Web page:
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Cass R. Sunstein on Politics - Dictionary of Arguments

I 42
Politics/Sunstein: should politics be made according to survey results? The theorem of Condorcet makes the question seem less pointless than it appears at first glance. (See Decision Theory/Condorcet).
However, this only applies to yes/no questions within groups whose members are most likely to be correct in their majority. This may be the case in consultative bodies in companies, or in certain specialist areas when a panel of experts is consulted. However, it would not work if the population of a country, such as the United States, were asked whether the Kyoto Protocol should be signed.
I 44
In many areas, people are subject to systematic mistakes. However, the question remains whether group discussions help. (See Democracy/Sunstein). Functioning democracies delegate certain issues to expert committees. ((s) See MorozovVsJarvis and MorozovVsShirky.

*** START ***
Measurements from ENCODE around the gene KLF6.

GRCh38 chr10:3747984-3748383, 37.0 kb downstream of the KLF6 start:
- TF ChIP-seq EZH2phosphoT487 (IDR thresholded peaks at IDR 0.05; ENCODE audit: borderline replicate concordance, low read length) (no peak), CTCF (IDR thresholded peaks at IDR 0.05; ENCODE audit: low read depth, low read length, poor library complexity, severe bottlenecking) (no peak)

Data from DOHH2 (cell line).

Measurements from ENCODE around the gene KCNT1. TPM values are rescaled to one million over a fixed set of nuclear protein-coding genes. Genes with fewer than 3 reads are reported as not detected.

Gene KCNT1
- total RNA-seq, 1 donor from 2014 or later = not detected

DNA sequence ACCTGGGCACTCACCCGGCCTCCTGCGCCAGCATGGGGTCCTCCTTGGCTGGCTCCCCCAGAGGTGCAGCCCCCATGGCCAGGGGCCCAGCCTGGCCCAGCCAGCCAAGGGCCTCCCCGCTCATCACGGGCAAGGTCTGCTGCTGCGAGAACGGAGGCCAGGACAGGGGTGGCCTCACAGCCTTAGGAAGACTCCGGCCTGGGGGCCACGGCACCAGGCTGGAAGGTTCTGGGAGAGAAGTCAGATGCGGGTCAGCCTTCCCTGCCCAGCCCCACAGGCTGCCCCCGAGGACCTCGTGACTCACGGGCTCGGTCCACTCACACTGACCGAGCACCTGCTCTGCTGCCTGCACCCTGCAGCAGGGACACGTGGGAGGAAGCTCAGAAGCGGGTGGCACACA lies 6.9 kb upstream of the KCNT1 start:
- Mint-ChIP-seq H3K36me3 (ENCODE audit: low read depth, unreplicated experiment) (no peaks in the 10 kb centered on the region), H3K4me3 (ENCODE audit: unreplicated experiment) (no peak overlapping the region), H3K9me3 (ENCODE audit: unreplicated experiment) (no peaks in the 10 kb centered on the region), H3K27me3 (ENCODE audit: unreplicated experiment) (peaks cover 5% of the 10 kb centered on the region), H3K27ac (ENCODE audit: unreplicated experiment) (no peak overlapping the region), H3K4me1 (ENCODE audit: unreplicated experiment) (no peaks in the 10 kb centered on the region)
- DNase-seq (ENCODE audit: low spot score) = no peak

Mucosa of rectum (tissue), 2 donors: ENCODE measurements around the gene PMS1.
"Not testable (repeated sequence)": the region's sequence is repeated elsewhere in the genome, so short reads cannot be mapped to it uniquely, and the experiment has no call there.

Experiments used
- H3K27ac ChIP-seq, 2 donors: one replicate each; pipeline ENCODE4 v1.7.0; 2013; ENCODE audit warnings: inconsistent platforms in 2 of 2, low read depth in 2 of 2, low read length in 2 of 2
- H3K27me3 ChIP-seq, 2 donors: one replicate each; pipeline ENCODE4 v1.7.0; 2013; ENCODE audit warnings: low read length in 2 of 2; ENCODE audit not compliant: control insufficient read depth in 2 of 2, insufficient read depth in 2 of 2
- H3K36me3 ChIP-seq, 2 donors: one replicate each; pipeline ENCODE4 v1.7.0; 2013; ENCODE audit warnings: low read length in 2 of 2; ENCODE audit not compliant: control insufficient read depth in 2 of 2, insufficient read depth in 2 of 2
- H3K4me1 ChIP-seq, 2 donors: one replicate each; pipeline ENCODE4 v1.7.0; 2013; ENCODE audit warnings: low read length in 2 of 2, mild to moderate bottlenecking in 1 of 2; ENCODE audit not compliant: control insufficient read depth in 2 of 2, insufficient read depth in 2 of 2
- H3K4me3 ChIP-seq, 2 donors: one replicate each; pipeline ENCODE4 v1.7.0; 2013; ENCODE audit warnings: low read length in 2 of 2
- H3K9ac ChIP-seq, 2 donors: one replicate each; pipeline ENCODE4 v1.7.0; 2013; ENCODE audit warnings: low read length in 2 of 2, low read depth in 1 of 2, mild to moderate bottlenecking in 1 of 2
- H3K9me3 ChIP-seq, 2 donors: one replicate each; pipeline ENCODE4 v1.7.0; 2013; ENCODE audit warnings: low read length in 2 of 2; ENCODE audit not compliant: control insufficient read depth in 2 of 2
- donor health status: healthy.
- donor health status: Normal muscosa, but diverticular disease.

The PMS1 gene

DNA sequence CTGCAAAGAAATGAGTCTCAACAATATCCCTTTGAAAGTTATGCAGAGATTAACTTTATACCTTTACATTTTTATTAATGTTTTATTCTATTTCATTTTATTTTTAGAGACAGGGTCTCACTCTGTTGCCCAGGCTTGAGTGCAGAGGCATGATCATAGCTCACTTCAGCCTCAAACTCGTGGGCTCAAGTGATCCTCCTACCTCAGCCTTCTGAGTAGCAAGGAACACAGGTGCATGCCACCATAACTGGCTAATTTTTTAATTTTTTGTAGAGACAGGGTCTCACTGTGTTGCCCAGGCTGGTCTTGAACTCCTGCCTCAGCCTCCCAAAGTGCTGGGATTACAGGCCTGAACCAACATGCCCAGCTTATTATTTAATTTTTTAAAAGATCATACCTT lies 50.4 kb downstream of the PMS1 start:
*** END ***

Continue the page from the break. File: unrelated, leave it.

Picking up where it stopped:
I 45
In an experiment in Colorado in the summer of 2005, liberal and conservative groups were mixed together to discuss some issues such as whether the United States should sign a climate change agreement or whether affirmative action should be accorded to disadvantaged groups. (1)
The result was clear: in almost every group, the positions were more extremely polarized after the discussions, with the respective starting positions of the groups being more strongly represented.
I 46
In addition, the respective groups found greater homogeneity.
I 49
Group discussion/John Rawls: Thesis: The advantages lie in the combination of information and increasing the range of arguments. (2)
SunsteinVsRawls: see above.

1. See Reid Hastie, David Schkade, and Cass R. Sunstein, “What Really Happened on Deliberation Day?” (University of Chicago Law School, unpublished manuscript, 2006).
2. 8. John Rawls, A Theory of Justice (Cambridge, MA: Belknap Press, 1971), 358–59.

Explanation of symbols: Roman numerals indicate the source, arabic numerals indicate the page number. The corresponding books are indicated on the right hand side. ((s)…): Comment by the sender of the contribution. Translations: Dictionary of Arguments
The note [Author1]Vs[Author2] or [Author]Vs[term] is an addition from the Dictionary of Arguments. If a German edition is specified, the page numbers refer to this edition.

Sunstein I
Cass R. Sunstein
Infotopia: How Many Minds Produce Knowledge Oxford 2008

Sunstein II
Cass R. Sunstein
#Republic: Divided Democracy in the Age of Social Media Princeton 2017

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